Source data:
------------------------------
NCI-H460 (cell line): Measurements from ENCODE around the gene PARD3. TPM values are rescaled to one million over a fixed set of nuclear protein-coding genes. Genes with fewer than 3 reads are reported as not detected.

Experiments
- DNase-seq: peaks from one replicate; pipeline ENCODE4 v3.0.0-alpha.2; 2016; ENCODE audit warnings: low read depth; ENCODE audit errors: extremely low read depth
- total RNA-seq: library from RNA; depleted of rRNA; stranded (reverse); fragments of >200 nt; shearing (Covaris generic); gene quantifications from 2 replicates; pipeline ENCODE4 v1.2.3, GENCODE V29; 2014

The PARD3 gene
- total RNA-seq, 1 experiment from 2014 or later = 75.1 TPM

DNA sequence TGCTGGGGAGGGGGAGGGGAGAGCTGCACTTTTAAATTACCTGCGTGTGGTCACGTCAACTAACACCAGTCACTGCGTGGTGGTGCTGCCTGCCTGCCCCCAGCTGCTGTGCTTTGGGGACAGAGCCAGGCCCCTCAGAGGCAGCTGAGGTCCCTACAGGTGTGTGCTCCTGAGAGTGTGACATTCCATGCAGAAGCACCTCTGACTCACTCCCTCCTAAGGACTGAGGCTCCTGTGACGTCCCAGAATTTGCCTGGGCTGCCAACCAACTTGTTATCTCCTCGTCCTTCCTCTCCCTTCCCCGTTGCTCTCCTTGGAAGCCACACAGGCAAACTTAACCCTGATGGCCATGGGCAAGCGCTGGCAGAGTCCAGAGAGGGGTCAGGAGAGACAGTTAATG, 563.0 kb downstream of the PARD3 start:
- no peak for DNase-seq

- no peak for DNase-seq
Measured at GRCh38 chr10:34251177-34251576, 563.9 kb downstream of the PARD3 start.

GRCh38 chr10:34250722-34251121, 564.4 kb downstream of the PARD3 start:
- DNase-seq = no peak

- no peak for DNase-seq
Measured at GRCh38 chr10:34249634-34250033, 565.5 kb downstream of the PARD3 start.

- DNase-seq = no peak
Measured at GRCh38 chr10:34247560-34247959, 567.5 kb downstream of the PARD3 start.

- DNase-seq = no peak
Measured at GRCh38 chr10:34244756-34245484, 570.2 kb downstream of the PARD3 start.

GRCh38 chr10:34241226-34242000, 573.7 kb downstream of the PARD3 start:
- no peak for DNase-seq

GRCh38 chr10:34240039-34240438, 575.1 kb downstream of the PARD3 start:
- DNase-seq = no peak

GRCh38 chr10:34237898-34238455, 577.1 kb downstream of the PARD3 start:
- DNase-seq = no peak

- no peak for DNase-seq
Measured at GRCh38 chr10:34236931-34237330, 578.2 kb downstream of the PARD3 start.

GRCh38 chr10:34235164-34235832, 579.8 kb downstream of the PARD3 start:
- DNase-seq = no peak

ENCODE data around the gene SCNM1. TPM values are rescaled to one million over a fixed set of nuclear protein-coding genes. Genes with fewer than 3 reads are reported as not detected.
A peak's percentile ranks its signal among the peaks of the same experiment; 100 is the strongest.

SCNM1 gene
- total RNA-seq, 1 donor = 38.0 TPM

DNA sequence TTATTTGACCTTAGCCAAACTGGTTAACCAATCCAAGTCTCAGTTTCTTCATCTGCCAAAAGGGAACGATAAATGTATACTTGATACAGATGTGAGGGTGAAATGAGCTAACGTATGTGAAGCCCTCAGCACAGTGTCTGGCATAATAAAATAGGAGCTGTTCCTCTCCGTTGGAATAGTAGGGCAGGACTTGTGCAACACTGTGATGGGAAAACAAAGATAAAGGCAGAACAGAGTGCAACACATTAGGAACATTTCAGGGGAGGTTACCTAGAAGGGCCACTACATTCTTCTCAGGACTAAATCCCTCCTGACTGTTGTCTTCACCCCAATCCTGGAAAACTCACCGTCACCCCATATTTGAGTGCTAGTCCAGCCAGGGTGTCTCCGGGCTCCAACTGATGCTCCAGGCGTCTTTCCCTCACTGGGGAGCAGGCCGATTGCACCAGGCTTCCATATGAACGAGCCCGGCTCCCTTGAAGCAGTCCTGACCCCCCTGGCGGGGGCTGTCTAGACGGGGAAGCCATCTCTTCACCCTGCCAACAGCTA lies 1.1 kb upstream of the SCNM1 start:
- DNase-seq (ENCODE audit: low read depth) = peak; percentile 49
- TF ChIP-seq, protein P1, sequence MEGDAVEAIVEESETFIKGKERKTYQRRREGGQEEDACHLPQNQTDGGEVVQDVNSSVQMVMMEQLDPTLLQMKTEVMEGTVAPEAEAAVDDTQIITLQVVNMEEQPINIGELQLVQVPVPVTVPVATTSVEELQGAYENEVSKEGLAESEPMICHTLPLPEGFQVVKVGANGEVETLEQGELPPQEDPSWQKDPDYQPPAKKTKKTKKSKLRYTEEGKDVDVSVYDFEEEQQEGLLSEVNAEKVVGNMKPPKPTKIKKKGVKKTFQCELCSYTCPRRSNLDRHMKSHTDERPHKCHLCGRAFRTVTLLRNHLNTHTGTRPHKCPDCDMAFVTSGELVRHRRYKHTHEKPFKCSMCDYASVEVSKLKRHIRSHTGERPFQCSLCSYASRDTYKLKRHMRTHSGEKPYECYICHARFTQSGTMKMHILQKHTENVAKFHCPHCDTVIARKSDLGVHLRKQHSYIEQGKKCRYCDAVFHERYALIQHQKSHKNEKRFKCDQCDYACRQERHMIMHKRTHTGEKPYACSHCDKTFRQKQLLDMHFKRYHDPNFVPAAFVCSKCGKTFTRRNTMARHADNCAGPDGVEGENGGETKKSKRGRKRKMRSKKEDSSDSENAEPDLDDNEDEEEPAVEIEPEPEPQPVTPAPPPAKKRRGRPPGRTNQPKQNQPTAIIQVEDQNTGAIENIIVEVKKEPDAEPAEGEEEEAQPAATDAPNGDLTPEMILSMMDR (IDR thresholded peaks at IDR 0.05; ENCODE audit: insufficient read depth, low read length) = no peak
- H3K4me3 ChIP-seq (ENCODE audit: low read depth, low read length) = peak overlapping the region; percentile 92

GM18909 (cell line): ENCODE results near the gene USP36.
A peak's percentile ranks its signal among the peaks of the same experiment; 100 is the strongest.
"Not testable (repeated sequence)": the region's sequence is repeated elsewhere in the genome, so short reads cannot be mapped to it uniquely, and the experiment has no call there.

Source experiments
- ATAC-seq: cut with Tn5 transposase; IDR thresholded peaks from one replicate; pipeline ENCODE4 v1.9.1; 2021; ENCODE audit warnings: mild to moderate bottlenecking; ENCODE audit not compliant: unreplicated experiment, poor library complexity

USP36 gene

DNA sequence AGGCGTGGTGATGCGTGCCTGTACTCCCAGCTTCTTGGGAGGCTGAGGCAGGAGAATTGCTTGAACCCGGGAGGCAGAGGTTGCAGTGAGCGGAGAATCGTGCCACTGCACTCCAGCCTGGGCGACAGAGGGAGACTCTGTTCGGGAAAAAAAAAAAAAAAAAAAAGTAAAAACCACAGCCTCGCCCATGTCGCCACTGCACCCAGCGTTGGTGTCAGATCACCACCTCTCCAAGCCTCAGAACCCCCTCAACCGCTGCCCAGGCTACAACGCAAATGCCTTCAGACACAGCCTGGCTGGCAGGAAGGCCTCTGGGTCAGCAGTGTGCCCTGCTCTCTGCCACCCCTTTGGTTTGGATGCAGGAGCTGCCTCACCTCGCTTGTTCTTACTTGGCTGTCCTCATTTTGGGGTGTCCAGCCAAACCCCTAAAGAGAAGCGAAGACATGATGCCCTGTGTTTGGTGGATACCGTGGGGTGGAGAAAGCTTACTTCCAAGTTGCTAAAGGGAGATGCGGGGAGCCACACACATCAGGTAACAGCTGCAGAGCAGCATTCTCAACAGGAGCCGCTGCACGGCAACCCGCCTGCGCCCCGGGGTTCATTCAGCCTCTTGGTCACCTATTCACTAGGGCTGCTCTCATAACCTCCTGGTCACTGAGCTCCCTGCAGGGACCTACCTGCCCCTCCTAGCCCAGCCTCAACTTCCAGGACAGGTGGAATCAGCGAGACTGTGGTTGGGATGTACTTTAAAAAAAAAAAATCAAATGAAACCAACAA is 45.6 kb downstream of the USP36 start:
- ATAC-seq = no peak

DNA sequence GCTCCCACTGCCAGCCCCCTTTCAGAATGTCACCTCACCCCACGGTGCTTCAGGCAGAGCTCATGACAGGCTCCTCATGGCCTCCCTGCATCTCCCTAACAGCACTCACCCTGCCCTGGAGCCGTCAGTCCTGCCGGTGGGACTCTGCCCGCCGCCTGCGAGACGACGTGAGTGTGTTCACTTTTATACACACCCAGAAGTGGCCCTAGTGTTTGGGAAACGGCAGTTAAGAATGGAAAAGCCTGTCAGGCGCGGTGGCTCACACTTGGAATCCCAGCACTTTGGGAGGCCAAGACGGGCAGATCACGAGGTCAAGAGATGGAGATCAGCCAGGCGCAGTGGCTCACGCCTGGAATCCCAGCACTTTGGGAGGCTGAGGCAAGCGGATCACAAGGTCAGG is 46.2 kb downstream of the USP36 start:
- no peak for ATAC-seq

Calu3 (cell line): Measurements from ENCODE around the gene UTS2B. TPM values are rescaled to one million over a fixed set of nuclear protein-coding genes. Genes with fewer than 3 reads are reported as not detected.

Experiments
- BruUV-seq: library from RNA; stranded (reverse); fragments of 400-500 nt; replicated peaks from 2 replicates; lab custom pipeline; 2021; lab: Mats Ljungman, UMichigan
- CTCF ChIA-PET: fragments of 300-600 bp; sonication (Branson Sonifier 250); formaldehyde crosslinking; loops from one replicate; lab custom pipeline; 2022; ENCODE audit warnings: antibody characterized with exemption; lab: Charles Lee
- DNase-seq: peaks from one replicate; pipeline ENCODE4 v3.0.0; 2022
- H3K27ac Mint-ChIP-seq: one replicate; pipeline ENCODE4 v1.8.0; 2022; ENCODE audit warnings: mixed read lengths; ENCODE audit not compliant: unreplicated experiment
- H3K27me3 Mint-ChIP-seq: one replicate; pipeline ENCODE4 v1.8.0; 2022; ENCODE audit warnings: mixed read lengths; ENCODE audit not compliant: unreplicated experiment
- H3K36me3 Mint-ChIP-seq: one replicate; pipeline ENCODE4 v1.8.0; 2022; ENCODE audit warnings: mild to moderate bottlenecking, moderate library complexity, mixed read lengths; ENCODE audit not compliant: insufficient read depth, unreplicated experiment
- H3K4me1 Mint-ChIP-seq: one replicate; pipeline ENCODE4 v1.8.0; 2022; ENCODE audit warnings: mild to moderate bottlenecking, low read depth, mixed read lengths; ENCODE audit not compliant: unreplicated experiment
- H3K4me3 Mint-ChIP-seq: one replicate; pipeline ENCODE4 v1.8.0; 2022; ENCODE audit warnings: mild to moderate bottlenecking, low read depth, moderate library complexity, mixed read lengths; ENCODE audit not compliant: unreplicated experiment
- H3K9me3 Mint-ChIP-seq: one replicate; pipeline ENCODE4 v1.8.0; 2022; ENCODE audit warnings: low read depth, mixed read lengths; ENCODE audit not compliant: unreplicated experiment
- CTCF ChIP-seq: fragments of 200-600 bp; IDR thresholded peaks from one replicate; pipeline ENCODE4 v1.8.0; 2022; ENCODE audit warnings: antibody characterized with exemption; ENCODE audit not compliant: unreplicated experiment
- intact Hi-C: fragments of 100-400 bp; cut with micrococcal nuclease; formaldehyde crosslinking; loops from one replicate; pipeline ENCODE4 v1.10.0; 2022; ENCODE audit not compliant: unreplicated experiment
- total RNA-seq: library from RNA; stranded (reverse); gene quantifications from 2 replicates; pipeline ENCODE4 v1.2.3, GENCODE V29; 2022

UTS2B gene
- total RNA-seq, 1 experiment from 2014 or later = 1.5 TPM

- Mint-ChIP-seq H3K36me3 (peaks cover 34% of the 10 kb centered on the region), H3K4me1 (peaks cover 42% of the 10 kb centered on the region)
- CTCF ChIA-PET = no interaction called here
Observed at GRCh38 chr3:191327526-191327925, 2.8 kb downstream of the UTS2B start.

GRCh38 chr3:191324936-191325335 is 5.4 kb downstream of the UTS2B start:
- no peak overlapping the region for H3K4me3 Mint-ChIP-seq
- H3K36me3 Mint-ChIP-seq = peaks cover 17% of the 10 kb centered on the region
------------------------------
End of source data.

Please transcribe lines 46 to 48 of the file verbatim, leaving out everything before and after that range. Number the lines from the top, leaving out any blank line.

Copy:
- no peak for ATAC-seq

Calu3 (cell line): Measurements from ENCODE around the gene UTS2B. TPM values are rescaled to one million over a fixed set of nuclear protein-coding genes. Genes with fewer than 3 reads are reported as not detected.

Experiments